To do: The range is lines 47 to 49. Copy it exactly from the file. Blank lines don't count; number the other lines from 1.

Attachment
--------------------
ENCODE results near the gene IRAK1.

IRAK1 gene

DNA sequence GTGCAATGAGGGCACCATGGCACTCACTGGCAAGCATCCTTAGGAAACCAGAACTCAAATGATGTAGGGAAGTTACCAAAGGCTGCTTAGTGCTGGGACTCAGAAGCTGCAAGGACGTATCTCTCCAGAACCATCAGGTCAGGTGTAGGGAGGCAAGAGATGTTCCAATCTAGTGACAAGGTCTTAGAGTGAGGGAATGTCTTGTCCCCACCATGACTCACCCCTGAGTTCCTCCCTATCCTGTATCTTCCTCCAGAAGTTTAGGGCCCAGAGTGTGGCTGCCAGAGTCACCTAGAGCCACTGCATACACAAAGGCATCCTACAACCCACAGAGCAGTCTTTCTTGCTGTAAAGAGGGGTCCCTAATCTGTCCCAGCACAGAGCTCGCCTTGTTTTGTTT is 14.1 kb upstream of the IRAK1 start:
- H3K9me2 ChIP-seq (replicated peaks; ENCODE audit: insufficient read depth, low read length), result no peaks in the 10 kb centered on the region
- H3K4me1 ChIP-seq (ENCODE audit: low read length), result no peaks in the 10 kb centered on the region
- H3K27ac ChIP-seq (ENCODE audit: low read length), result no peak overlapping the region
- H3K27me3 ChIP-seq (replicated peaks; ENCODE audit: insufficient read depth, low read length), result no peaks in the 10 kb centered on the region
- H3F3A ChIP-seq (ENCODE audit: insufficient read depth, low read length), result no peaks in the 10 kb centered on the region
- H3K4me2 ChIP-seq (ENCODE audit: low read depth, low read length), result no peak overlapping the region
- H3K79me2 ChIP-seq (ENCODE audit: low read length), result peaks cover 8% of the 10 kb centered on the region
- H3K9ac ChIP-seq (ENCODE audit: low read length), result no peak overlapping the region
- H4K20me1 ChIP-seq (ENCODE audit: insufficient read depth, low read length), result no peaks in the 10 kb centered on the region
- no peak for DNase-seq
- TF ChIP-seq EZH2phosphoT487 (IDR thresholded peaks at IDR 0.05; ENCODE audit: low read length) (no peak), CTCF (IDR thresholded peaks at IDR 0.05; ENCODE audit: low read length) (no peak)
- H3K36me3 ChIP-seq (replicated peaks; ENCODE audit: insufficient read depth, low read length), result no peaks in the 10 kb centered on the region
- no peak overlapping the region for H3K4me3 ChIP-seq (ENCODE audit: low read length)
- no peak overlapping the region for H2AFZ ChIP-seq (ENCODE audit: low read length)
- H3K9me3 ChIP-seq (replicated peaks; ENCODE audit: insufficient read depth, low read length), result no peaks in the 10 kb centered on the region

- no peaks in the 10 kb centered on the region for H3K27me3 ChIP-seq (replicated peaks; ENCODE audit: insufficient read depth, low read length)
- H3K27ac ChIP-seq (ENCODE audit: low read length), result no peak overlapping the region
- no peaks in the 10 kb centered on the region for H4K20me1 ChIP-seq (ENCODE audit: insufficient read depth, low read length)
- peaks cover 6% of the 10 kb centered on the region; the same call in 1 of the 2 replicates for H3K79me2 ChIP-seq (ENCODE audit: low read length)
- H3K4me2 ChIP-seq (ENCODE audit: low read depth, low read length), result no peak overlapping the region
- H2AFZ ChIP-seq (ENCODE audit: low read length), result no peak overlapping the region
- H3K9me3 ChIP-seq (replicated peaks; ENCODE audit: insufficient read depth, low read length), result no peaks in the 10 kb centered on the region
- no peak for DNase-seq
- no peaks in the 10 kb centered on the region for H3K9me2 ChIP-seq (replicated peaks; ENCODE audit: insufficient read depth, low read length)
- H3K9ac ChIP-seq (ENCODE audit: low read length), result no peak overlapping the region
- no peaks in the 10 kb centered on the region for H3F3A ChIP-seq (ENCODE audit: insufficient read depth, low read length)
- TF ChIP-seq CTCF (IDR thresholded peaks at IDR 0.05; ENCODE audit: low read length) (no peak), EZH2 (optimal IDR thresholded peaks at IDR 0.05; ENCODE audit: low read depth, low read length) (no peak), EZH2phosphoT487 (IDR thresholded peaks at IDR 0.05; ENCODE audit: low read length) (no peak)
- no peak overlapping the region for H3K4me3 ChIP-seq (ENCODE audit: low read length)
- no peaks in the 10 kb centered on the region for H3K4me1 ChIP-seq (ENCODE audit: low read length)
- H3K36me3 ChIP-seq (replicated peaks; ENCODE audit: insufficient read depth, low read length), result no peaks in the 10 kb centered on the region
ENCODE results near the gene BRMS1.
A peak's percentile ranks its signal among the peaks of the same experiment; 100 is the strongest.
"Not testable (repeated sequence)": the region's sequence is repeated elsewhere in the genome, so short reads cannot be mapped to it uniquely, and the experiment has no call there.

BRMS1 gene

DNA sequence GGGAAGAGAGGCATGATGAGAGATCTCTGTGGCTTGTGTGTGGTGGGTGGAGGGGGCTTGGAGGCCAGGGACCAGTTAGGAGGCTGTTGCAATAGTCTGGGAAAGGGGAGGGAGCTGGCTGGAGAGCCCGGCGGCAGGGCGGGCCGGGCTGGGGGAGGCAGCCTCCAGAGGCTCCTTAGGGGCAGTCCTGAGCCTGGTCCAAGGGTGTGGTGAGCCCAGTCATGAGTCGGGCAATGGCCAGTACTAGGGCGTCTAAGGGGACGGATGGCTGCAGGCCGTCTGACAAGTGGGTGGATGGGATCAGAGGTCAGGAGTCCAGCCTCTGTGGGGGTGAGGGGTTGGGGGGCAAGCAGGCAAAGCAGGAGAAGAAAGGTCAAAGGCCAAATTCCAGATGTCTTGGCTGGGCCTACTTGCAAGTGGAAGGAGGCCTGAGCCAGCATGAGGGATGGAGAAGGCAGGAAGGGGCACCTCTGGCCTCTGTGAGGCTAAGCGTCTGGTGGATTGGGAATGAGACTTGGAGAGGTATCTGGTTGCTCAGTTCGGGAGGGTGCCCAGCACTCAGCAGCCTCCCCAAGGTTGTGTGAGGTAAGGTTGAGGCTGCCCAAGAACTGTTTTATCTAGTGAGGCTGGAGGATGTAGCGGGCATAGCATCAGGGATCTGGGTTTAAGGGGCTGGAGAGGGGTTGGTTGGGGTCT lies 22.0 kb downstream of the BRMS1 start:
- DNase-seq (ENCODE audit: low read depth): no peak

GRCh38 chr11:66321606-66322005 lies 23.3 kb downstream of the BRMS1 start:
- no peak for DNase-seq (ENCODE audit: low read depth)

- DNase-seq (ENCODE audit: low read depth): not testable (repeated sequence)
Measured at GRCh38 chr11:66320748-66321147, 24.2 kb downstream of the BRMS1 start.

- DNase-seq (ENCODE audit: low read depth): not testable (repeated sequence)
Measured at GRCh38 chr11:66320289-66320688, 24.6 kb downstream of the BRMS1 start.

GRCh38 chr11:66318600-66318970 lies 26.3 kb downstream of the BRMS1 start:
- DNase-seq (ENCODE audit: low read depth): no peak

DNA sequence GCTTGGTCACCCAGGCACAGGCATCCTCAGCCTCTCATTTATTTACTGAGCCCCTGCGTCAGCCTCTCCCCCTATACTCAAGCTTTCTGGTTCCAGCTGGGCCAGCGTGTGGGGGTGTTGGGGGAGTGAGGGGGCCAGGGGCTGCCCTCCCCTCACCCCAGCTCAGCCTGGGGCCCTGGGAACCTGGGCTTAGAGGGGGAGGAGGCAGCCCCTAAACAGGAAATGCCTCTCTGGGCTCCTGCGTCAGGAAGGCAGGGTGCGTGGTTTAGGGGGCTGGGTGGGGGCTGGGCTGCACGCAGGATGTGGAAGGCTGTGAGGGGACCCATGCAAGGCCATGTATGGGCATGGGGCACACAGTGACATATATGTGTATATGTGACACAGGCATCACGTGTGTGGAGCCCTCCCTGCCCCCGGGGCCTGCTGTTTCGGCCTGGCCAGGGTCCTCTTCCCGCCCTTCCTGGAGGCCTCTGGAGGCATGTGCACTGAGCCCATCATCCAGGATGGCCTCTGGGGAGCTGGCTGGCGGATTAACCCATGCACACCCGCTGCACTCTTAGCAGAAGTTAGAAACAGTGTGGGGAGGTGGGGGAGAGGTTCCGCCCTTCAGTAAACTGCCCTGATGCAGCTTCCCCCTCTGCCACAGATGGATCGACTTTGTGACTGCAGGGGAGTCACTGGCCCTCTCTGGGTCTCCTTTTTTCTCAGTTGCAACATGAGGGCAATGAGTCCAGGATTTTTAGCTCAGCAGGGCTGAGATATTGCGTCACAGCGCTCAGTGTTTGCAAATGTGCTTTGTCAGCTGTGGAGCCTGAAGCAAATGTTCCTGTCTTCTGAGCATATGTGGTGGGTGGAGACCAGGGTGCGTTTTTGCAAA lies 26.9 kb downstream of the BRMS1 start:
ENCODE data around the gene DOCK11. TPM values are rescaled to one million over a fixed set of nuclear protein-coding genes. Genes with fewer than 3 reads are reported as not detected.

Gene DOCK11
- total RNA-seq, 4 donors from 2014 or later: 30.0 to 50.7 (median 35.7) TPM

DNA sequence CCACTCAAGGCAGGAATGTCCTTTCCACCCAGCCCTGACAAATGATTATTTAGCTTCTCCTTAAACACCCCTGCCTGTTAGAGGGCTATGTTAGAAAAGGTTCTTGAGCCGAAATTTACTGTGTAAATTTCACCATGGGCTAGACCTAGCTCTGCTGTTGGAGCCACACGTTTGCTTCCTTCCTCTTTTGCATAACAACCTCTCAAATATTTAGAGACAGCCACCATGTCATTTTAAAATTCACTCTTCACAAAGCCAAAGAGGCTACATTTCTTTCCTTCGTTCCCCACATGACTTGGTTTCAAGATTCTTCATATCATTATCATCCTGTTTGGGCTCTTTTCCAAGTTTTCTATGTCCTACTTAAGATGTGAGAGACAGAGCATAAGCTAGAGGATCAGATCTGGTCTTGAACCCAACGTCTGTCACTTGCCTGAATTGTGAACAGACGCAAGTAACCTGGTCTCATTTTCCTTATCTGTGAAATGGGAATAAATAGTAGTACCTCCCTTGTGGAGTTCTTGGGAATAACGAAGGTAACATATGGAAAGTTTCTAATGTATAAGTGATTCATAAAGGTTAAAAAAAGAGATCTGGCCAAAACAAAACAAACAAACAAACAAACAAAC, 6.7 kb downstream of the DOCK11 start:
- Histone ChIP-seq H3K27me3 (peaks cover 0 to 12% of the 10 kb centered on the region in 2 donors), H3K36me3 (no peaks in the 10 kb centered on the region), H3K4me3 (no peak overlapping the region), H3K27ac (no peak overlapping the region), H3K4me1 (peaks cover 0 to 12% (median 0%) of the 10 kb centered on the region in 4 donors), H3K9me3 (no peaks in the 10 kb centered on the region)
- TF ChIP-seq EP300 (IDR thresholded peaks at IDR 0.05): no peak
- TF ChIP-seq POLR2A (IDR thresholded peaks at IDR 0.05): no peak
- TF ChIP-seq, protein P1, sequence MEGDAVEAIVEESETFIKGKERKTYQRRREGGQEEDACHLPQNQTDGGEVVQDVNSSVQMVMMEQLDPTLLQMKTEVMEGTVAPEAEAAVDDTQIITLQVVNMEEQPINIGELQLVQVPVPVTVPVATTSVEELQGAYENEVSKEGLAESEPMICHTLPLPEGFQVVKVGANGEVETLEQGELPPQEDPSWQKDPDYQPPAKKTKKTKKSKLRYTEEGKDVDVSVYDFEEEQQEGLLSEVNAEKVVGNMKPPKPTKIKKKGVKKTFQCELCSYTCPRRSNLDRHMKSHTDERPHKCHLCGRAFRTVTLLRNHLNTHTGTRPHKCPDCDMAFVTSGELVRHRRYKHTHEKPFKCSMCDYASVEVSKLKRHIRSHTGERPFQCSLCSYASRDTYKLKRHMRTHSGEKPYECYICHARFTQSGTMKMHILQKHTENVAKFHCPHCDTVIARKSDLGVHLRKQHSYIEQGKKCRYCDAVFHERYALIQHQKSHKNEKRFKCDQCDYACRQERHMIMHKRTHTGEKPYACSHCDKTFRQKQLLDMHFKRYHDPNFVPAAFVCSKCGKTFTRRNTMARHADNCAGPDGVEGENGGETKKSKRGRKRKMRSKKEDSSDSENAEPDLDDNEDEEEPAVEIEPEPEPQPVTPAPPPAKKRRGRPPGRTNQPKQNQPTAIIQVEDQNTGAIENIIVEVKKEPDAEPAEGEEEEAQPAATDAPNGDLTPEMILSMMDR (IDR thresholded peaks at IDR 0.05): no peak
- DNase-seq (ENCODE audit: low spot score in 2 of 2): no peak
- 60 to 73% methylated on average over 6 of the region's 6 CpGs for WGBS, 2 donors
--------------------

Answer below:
- DNase-seq (ENCODE audit: low read depth): no peak

DNA sequence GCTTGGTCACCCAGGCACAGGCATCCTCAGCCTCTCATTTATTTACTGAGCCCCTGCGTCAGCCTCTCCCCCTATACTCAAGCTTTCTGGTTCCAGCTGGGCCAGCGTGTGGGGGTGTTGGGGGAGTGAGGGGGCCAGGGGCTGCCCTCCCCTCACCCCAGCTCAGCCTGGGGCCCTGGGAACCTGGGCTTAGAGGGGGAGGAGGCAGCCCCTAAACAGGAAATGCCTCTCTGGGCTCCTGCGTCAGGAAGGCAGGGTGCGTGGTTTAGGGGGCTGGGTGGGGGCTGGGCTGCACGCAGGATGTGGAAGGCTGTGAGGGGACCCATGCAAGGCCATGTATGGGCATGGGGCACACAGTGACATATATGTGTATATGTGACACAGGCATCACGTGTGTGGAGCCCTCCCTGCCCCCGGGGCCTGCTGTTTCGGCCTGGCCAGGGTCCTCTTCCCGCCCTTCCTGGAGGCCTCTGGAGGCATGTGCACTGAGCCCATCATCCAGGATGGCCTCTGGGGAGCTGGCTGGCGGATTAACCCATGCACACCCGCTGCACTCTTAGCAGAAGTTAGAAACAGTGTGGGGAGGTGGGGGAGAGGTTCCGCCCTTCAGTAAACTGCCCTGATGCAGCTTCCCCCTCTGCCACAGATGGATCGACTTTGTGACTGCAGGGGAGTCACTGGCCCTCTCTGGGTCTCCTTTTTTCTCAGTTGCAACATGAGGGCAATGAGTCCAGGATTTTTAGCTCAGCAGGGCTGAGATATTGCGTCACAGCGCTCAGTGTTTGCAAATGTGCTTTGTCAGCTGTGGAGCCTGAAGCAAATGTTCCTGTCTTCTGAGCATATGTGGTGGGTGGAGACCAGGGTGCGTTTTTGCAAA lies 26.9 kb downstream of the BRMS1 start:
ENCODE data around the gene DOCK11. TPM values are rescaled to one million over a fixed set of nuclear protein-coding genes. Genes with fewer than 3 reads are reported as not detected.